Often, however, scientists that collect coral reef monitoring data do so in isolation. They work on independent research projects, or for relatively small programmes with specific local agenda, and so don’t always make their data available to the scientific community. The pressure on academic researchers to be the first to publish their findings also disincentives data sharing. So there can be a conflict of interest between the motivations of an individual scientist and the larger advancement of science.
More practically, getting data ready to share is time consuming, particularly when there aren’t standardised monitoring procedures or a good data management infrastructure in place. In the absence of good management, data can simply be lost as people move on, taking lab books, data sheets and external hard drives with them.
But these barriers can be overcome. Through, for example, open access journals that publish scientifically valuable datasets. Peer-reviewed, citable datasets with standardised meta-data promotes sharing and reusability, while also recognising the researchers behind it….”
“The Environmental Protection Agency (EPA) appears to have put a deeply controversial plan limiting the use of scientific data in policymaking on hold for the time being. The move follows significant outcry from experts and the agency’s own staff….
On its face, that push for transparency might resonate with some — but experts have repeatedly emphasized that confidential data is private for a reason. Making it public could violate patient privacy or industry confidentiality, in many instances breaking the law and potentially allowing for distortions of the information. Limiting the data government officials can use, meanwhile, could hinder efforts to protect both human health and the environment….”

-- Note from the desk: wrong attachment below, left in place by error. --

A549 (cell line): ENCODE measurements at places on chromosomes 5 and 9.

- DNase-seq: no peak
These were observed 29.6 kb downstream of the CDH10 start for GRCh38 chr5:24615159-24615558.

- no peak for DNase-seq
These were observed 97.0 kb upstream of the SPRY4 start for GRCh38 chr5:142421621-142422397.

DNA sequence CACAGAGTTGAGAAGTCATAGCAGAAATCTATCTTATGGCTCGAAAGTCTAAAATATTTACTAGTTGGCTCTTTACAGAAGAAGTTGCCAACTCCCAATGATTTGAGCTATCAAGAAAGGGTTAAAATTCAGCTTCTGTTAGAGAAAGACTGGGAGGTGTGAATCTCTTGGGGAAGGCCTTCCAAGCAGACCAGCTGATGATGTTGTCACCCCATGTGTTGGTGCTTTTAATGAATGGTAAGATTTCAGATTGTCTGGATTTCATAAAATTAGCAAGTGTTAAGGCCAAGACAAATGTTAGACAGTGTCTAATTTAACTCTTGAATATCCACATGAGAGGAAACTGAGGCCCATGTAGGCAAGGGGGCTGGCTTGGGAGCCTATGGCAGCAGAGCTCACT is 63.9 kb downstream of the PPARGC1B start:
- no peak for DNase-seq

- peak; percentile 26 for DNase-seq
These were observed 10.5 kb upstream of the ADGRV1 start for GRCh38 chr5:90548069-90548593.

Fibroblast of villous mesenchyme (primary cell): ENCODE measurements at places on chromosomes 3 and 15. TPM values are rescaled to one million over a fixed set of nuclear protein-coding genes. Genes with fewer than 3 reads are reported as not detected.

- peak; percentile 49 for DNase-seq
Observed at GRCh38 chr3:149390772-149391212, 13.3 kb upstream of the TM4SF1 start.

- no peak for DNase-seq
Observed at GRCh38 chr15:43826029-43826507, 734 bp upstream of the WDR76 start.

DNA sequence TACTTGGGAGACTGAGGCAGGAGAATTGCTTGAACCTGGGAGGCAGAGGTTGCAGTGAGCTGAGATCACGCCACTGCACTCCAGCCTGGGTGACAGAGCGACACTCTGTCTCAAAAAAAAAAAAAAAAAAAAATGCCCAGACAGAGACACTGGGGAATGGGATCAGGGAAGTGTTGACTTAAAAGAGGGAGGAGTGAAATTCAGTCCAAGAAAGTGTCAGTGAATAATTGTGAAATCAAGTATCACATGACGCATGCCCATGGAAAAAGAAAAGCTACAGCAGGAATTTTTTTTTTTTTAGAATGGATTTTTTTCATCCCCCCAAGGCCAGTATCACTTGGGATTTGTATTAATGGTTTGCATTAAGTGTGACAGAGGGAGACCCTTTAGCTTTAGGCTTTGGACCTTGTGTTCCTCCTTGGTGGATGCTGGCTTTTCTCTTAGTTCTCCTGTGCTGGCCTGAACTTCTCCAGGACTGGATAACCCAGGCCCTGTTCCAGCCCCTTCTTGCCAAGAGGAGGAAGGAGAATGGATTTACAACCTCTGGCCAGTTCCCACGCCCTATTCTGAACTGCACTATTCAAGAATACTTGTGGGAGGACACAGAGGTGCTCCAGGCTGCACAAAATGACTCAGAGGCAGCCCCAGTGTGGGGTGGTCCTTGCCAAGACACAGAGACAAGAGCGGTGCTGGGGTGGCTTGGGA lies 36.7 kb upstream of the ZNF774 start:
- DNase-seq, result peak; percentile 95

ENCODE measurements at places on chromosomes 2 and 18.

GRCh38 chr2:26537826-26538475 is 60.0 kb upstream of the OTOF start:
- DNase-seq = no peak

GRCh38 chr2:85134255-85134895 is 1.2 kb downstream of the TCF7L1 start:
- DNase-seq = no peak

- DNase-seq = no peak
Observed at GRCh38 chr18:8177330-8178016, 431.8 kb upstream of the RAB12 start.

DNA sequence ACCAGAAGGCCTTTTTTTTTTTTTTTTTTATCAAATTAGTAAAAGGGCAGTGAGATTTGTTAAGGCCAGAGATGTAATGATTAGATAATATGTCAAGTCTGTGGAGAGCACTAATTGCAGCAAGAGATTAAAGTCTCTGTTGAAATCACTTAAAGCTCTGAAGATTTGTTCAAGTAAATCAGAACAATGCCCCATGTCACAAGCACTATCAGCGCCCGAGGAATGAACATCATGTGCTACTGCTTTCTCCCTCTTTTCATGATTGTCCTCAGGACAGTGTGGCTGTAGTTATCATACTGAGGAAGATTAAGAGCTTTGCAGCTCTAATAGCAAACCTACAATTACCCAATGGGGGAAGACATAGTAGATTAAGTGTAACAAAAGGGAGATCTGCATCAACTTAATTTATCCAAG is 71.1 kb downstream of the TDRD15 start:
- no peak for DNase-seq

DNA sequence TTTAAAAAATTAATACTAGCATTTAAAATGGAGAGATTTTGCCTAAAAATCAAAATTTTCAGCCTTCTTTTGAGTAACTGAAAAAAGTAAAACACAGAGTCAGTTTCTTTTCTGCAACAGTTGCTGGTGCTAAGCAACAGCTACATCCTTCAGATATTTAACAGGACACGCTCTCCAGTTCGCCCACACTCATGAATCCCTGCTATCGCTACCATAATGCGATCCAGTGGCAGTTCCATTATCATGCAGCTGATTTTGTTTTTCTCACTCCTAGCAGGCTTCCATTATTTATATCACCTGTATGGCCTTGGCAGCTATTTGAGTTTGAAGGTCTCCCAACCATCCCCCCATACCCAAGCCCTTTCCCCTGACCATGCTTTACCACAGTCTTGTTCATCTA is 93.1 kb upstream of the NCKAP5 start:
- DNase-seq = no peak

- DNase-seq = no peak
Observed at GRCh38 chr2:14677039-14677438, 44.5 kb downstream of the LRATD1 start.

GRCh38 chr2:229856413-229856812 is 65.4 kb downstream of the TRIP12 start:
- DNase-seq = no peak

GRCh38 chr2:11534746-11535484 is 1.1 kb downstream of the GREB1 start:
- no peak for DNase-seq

“SPARC has serious concerns with this proposed rule and calls for it to be rescinded in the detailed response submitted on July 18, 2018. The rule claims to support Open Research Data, however, it calls for the EPA to only use studies whose underlying data is openly available for the purpose of replicating/validating the studies’ conclusions. Basing important policymaking decisions off of studies where the underlying data must be publicly accessible deliberately excludes the use of a wide swath of important data sets – including key longitudinal studies that underpin current clean air and water regulations. SPARC calls for the proposed rule to be rescinded….”
“Acting EPA chief Andrew Wheeler has put Scott Pruitt’s plan to restrict the science used in crafting new regulations on the back burner.
The draft rule issued when Pruitt was EPA administrator — titled “Strengthening Transparency in Regulatory Science” — was listed under “long-term actions” in the administration’s fall 2018 regulatory plan released last night, with an expected completion date of January 2020.
In regulatory parlance, that means the proposal is not a top agency priority at the moment….”
“On Wednesday, Google launched Dataset Search, a new search engine specifically geared toward collections of data. The company hopes the platform will help scientists to locate datasets quickly and painlessly.
READABLE DATA. According to a blog post, Google started the project by creating guidelines for dataset providers to ensure the search engine could understand the content of a dataset. For example, they suggested that providers should include particular information in the dataset’s metadata, such as how the provider collected the data and who can use it.
Data that follows these guidelines is easier for Google to index the datasets so that the relevant ones show up in search queries.
JUST THE BEGINNING. This first version of Dataset Search includes datasets focused on the environmental and social sciences, as well as datasets from government websites and various news organizations focused on other topics.
According to Google, the number and type of datasets included in the search engine will continue to grow as more dataset providers adopt the company’s metadata guidelines. …”